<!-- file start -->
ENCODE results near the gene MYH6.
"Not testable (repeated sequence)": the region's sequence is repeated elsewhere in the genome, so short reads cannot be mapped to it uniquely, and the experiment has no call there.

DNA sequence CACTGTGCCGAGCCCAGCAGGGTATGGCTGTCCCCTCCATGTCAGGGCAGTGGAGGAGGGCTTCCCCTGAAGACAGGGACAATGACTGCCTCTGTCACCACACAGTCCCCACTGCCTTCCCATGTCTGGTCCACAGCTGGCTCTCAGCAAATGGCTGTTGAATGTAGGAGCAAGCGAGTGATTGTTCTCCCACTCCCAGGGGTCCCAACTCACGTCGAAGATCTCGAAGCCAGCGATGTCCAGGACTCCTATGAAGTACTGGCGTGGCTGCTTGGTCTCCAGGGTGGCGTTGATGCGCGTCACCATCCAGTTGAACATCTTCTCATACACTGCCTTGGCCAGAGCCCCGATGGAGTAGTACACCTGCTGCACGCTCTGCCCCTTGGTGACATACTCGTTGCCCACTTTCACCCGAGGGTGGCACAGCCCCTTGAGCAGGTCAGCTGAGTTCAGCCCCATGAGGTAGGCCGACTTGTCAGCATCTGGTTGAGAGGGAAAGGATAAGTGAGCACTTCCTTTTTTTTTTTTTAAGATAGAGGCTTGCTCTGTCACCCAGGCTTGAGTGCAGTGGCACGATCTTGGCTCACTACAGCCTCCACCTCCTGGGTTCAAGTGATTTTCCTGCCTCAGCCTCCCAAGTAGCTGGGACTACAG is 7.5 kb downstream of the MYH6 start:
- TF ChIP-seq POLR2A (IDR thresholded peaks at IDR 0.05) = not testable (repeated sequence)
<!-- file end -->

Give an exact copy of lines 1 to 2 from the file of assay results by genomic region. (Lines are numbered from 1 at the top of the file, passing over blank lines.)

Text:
ENCODE results near the gene MYH6.
"Not testable (repeated sequence)": the region's sequence is repeated elsewhere in the genome, so short reads cannot be mapped to it uniquely, and the experiment has no call there.